Pump Up The Pixel Density
Pixel density independence (or whatever it's called) is not very prominent in the list of features touted for the upcoming Leopard operating system, but apparently it is coming. With Tiger we saw some signs of progress, and hopefully Apple will make it a reality with Leopard. I rate this a very important feature, one worthy of far more pimpage from Apple.
Check out the following picture showing a single window extended from my laptop's display to my desktop monitor. Both displays are 1920x1200 pixels, but as you can see, widely different pixel densities.
By my calculations the laptop display is about 128 PPI, but the desktop display only 94 PPI. It could be even worse though. I could have put the laptop next to Dell's 2707WFP, a 27" display with the same pixel dimensions, which works out to 83 PPI. Quite a difference.
The effect is quite jarring. It's as if one of the monitors is placed right up close and the other a long way away. (The two displays are equidistant from the camera in the photo above).
Obviously there are not many situations when you need attach two monitors of completely different pixel density to a single system. But the point I want to make is that this is clearly one of the few areas in computer technology where software needs to catch up to hardware. As pixel densities increase, there is quite clearly a need for system software to scale accordingly. It seems pretty likely to me that Apple's laptops have been deliberately restricted to low pixel densities in comparison to the Windows equivalents, probably because the software cannot scale accordingly.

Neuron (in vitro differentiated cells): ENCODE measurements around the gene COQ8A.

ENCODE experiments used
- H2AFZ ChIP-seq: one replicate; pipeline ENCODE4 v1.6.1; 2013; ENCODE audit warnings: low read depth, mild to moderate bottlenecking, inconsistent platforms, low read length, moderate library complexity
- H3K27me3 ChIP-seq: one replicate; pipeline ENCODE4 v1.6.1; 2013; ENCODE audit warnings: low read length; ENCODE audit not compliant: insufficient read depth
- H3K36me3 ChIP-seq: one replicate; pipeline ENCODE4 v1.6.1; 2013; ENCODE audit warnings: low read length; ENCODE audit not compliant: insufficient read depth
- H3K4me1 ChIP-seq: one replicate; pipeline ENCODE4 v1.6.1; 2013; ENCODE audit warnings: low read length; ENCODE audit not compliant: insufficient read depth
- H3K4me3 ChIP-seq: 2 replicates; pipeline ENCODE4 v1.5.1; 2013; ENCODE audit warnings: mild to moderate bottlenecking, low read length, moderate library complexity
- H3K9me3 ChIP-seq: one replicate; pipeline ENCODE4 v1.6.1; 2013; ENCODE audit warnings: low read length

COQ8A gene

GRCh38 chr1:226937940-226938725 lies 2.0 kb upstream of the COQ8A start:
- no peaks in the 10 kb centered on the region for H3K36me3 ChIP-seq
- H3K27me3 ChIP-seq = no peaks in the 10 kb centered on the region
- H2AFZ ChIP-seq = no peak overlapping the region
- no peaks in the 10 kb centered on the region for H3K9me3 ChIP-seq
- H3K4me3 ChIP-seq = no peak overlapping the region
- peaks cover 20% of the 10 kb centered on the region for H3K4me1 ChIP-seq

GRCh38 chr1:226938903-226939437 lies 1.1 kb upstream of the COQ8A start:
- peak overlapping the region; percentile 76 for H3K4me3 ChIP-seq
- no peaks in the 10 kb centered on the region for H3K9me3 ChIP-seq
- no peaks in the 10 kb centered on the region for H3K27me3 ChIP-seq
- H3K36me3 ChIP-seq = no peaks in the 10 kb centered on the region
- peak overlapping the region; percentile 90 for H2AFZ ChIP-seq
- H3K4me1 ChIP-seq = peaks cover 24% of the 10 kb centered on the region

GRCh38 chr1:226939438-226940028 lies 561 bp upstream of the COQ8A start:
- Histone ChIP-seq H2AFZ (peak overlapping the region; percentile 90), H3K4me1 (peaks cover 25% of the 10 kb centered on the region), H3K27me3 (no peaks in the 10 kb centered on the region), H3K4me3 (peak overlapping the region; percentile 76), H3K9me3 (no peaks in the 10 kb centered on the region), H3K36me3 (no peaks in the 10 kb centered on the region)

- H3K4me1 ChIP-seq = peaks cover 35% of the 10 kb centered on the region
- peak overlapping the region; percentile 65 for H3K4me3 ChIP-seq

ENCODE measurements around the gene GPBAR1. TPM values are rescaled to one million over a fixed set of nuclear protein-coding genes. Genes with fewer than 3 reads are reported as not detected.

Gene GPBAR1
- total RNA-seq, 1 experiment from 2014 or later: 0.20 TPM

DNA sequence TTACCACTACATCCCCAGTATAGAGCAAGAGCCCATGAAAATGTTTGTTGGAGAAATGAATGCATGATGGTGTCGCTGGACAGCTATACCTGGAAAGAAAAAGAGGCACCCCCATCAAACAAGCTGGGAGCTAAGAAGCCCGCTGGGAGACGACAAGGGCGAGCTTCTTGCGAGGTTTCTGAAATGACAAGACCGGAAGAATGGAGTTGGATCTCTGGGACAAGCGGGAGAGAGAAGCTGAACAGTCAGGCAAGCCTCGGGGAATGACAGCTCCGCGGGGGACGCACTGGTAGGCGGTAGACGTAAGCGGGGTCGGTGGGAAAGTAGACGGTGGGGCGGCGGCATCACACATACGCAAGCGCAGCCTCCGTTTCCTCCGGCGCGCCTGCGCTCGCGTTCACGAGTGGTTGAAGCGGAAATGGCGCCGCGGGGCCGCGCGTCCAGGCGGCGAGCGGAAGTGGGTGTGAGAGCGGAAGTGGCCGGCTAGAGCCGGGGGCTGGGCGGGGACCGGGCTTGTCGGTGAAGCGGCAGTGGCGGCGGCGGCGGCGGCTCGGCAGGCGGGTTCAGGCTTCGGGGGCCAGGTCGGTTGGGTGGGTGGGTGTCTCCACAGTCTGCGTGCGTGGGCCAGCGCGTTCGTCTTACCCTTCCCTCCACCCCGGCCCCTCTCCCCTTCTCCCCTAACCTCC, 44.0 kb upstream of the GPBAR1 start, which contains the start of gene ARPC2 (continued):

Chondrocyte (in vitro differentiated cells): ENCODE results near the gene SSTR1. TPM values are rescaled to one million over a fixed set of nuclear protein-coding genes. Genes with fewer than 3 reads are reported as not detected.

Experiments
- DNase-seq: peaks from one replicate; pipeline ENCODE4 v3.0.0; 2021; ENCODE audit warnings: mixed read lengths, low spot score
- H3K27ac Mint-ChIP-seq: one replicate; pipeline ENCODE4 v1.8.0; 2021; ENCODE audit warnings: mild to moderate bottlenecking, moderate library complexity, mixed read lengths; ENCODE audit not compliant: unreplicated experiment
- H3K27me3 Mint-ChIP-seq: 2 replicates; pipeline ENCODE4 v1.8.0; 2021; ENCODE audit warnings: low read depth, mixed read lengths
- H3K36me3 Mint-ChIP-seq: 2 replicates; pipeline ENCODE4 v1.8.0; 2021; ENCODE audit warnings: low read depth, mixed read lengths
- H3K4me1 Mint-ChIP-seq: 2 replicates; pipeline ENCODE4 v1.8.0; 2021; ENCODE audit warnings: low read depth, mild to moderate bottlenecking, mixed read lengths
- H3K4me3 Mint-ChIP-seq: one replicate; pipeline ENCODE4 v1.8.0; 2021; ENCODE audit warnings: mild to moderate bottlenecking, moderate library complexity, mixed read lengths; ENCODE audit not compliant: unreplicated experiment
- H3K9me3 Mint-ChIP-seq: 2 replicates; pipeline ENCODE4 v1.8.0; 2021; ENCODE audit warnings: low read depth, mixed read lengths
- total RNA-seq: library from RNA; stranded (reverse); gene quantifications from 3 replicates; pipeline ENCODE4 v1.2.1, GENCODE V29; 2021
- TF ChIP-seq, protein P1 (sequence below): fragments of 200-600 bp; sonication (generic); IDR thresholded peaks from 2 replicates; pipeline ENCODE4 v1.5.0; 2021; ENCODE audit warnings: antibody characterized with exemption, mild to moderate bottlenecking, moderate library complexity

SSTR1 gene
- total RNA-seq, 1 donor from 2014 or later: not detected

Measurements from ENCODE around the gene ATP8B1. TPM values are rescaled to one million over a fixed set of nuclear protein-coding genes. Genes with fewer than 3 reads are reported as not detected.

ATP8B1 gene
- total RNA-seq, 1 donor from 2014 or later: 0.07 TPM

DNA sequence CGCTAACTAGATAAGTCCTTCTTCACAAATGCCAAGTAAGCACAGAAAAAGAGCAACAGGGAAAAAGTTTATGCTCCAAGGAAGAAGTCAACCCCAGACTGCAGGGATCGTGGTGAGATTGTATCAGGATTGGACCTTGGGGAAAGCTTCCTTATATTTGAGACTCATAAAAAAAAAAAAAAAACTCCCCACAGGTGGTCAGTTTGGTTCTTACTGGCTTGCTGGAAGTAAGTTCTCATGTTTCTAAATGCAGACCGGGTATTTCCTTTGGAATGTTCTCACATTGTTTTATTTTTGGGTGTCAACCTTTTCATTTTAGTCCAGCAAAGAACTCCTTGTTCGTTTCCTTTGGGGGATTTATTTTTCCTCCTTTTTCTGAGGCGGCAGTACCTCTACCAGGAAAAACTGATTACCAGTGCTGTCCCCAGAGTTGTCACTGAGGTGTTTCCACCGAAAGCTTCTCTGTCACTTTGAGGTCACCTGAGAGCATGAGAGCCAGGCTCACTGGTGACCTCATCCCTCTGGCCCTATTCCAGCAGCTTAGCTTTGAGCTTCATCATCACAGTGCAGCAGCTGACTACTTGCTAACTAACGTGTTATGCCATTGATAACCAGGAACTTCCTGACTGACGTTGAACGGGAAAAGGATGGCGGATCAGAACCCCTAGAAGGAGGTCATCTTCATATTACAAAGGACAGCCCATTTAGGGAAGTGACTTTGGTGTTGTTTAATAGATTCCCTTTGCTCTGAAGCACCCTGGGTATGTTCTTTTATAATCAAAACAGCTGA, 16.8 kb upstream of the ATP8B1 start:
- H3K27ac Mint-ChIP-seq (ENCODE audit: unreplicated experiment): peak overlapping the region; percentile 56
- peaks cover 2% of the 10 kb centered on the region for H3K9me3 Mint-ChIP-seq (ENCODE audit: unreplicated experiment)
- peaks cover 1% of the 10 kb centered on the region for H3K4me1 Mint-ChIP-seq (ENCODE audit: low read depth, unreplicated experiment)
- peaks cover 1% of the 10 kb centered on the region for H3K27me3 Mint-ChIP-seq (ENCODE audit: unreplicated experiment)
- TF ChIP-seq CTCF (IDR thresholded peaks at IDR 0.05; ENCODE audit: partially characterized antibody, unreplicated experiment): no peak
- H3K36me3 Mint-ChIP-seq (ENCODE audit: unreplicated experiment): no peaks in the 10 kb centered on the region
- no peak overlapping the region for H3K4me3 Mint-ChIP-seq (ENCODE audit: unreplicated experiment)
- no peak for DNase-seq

Windows users who have noticed the "DPI setting" on their display properties dialog may be scoffing at this point. "Bah!" you may be saying, "Windows lets me select both kinds of display resolution, 96 DPI and 120 DPI! Take that!"
In response, let me just say that I've run my Windows laptop at the 120 DPI setting and for the most part it works OK. But every now and then ... not so much. This is the "Hooray! You're installing IE7!" dialog box at 120 DPI.
And I'm not even being that picky here (for once). If I wanted to put a ruler up to the screen the results would be even less flattering to Windows. So clearly Microsoft has more work to do here.
As for Linux, well ... Cairo will help us. Won't it?
One of the questions John Siracusa poses in the Ars Technica review linked above is: "Which will come first, the affordable 300dpi display or the resolution-independent version of Mac OS X?"
I don't know the answer to that question, but I bet both come before the advent of Windows or Linux pixel density independence. What do you reckon?